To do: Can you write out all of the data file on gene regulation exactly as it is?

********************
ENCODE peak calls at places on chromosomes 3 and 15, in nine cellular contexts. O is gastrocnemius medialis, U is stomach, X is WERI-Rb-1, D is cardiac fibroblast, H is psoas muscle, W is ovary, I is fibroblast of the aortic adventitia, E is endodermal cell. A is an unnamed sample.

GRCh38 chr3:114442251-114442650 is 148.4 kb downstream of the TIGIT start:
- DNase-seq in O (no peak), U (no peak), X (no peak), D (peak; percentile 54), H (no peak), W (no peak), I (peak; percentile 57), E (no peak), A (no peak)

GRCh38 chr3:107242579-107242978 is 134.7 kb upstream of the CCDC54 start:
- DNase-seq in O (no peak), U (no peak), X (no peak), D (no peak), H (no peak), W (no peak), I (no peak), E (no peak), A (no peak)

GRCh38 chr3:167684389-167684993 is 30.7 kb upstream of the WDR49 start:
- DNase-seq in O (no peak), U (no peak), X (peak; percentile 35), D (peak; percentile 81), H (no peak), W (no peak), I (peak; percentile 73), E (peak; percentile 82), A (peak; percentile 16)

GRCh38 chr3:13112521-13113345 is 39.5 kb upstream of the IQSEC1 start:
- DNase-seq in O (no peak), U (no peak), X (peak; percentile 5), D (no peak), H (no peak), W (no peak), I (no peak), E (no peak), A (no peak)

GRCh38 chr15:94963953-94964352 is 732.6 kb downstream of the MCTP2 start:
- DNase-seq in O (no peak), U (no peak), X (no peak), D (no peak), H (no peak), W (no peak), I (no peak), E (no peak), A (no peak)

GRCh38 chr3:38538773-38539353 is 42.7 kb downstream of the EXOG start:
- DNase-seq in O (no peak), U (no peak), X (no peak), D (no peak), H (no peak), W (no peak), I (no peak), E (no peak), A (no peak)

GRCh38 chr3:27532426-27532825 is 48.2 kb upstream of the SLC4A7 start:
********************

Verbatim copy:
ENCODE peak calls at places on chromosomes 3 and 15, in nine cellular contexts. O is gastrocnemius medialis, U is stomach, X is WERI-Rb-1, D is cardiac fibroblast, H is psoas muscle, W is ovary, I is fibroblast of the aortic adventitia, E is endodermal cell. A is an unnamed sample.

GRCh38 chr3:114442251-114442650 is 148.4 kb downstream of the TIGIT start:
- DNase-seq in O (no peak), U (no peak), X (no peak), D (peak; percentile 54), H (no peak), W (no peak), I (peak; percentile 57), E (no peak), A (no peak)

GRCh38 chr3:107242579-107242978 is 134.7 kb upstream of the CCDC54 start:
- DNase-seq in O (no peak), U (no peak), X (no peak), D (no peak), H (no peak), W (no peak), I (no peak), E (no peak), A (no peak)

GRCh38 chr3:167684389-167684993 is 30.7 kb upstream of the WDR49 start:
- DNase-seq in O (no peak), U (no peak), X (peak; percentile 35), D (peak; percentile 81), H (no peak), W (no peak), I (peak; percentile 73), E (peak; percentile 82), A (peak; percentile 16)

GRCh38 chr3:13112521-13113345 is 39.5 kb upstream of the IQSEC1 start:
- DNase-seq in O (no peak), U (no peak), X (peak; percentile 5), D (no peak), H (no peak), W (no peak), I (no peak), E (no peak), A (no peak)

GRCh38 chr15:94963953-94964352 is 732.6 kb downstream of the MCTP2 start:
- DNase-seq in O (no peak), U (no peak), X (no peak), D (no peak), H (no peak), W (no peak), I (no peak), E (no peak), A (no peak)

GRCh38 chr3:38538773-38539353 is 42.7 kb downstream of the EXOG start:
- DNase-seq in O (no peak), U (no peak), X (no peak), D (no peak), H (no peak), W (no peak), I (no peak), E (no peak), A (no peak)

GRCh38 chr3:27532426-27532825 is 48.2 kb upstream of the SLC4A7 start: